How will the newly proposed Centers for Medicare & Medicaid Services fee schedule impact your practice? One physician explains.
The 2019 proposed Medicare fee schedule has many endocrinologists concerned, along with primary care physicians and other specialists who see patients with complex problems.
Under the proposed fee schedule, there would be 1 fee for what are now considered levels 2 through 5 follow-up visits. Proponents in favor of the change state that under this new schedule, documentation requirements will be decreased. Well, that’s all well and good, but that does not decrease the time and effort needed to care for patients with multiple chronic complex diseases.
There is a difference between seeing a patient for hypothyroidism who has been on the same dose of medication for the last 5 years and who comes only once or twice a year and a patient with type 1 diabetes on an insulin pump who has retinopathy, hypertension, and hyperlipidemia. The pertinent questions and appropriate physical examination are very different for these 2 patients. It seems only right that physicians be compensated more for seeing the complicated case.
There are those that argue, “Well, then use the prolonged visit code.” Except that I can’t.
You can only use that code if you exceed 30 minutes beyond the “typical time” of the base code. I can’t start lengthening patient visits so I can get paid more. If I do that, I won’t be able to accommodate all the patients that need to be seen. If endocrinologists start prolonging their appointment slots, it will create an even greater backlog of patient visits. As it is, patients wait from 3 to 6 months for appointments due to the shortage of endocrinologists. If we prolong visits, we’ll end up seeing fewer patients each day, which in turn means patients will be seen less often and revenue will decline due to reduced patient volume.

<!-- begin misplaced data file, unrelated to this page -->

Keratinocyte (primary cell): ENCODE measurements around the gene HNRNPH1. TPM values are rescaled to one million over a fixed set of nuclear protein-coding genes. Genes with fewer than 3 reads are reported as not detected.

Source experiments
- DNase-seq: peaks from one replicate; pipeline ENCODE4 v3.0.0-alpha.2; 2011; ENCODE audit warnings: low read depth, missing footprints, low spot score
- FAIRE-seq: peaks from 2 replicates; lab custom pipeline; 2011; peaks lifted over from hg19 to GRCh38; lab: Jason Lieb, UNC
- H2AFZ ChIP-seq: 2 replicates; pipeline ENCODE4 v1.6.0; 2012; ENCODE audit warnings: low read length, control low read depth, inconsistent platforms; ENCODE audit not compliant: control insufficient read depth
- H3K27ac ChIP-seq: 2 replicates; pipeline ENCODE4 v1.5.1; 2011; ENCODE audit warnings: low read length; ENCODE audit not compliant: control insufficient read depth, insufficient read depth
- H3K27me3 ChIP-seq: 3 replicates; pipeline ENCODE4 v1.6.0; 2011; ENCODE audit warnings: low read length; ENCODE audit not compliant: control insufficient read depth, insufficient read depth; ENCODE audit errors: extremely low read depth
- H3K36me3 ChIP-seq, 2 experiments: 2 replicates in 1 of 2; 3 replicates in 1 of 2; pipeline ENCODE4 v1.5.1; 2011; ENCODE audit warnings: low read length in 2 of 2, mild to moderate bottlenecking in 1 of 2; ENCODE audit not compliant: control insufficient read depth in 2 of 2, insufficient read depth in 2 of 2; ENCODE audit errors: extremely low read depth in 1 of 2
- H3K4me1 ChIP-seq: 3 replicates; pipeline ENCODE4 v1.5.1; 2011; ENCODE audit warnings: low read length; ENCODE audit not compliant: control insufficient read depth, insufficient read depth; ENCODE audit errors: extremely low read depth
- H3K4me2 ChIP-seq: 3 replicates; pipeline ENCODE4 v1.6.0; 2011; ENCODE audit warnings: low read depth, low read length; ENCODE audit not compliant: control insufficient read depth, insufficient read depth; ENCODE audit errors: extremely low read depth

Another argument says, “Well, there’s a code for E&M visits for endocrinology.” Yes there is, but it doesn’t make the proposed fee (for level 2-5) equal to a current level 5.
Another position holds that, well, we’ll just have to address one problem at a time and have the patient come back for another visit to address other things. I think that is unfair to the patient and puts additional burden on them. Also, put them where on the schedule? The calendar is already full for the next 3 months. This strategy brings us back to the problem of patient backlog and lack of endocrinologists.
It has long been an issue that our healthcare system does not value specialties that are based on providing advice and education. Physicians do not get paid for teaching, for counselling, or for listening. Physicians get paid if they do procedures.
This proposed demotion of all visits to a single level is just more evidence that CMS underestimates how difficult this work is.
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